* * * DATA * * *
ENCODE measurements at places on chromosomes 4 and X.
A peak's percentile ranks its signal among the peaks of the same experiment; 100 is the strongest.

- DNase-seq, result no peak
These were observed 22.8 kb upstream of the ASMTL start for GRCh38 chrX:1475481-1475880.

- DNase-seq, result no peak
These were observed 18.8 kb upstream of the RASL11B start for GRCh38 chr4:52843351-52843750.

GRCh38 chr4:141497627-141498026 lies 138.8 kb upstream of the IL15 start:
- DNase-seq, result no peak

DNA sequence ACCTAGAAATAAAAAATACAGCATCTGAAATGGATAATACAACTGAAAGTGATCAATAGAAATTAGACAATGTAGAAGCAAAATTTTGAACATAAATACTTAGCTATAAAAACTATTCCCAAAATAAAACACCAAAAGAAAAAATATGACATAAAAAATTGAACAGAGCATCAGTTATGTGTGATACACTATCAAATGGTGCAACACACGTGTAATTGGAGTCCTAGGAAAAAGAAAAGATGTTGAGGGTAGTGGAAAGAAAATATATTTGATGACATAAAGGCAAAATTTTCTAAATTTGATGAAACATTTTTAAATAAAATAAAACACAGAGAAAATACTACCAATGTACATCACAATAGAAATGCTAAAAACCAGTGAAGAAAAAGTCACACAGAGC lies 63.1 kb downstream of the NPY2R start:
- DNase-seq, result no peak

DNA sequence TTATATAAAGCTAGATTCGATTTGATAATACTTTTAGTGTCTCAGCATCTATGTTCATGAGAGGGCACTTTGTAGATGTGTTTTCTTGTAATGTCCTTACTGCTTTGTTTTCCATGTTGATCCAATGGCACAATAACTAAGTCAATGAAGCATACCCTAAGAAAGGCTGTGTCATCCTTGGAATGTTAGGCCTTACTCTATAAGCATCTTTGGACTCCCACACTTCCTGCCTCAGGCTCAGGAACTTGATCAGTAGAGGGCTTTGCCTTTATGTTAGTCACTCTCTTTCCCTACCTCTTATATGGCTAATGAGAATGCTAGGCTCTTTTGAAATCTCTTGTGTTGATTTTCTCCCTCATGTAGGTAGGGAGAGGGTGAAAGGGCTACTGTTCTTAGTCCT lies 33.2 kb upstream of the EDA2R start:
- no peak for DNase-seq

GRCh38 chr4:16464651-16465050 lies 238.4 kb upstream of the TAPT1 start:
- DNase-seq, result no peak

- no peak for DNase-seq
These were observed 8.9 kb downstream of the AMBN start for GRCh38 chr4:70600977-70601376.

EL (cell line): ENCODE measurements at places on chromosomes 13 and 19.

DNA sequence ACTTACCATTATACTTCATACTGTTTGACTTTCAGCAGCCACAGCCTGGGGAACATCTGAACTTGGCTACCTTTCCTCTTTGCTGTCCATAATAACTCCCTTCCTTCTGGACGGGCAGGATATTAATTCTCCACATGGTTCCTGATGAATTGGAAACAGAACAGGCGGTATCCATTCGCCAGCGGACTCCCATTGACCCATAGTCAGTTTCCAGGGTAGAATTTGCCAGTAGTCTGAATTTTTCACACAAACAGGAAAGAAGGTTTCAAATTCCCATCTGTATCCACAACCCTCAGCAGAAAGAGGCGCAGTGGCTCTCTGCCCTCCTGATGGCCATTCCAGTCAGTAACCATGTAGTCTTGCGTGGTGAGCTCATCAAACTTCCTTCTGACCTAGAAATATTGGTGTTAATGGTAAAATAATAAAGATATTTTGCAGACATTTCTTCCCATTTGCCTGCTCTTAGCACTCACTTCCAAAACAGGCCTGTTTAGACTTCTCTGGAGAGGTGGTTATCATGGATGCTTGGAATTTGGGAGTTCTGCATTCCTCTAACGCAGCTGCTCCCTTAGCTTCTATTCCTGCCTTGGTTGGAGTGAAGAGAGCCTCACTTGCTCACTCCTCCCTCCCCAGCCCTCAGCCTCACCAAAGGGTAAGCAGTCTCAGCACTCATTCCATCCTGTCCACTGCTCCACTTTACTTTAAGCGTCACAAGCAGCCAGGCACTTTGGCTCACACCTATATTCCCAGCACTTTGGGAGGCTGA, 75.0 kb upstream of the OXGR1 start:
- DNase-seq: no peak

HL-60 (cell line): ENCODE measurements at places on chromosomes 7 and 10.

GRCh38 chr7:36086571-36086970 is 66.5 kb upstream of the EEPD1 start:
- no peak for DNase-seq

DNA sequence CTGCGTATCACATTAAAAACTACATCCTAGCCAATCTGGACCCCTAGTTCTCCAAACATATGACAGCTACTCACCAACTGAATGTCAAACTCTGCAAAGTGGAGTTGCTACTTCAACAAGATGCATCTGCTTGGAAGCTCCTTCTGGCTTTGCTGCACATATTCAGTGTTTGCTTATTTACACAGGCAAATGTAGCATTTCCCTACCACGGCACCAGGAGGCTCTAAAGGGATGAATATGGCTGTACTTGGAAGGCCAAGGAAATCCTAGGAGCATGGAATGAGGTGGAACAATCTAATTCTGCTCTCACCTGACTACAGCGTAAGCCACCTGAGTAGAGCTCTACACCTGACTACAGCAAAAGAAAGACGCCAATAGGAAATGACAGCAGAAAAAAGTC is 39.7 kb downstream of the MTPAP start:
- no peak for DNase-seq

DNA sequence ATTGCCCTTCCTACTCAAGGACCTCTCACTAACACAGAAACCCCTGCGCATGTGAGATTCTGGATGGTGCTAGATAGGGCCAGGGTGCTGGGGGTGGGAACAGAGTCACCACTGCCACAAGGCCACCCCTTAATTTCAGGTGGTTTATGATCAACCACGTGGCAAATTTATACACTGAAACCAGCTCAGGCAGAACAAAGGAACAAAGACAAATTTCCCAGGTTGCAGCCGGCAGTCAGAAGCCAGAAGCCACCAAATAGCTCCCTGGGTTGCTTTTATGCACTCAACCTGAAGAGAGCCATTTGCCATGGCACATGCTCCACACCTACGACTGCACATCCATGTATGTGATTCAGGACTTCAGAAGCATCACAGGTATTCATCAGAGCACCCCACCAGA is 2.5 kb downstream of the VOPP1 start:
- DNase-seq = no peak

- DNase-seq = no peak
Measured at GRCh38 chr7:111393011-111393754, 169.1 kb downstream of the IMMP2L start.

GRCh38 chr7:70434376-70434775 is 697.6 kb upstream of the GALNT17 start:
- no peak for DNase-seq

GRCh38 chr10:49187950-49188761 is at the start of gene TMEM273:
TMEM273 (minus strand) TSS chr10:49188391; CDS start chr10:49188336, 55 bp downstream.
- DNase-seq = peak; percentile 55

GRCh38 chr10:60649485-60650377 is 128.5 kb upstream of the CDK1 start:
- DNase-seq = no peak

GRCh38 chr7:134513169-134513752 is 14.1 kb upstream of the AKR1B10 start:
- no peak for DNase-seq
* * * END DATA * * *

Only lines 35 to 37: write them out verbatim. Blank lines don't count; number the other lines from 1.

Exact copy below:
- DNase-seq = no peak

GRCh38 chr7:134513169-134513752 is 14.1 kb upstream of the AKR1B10 start:
- no peak for DNase-seq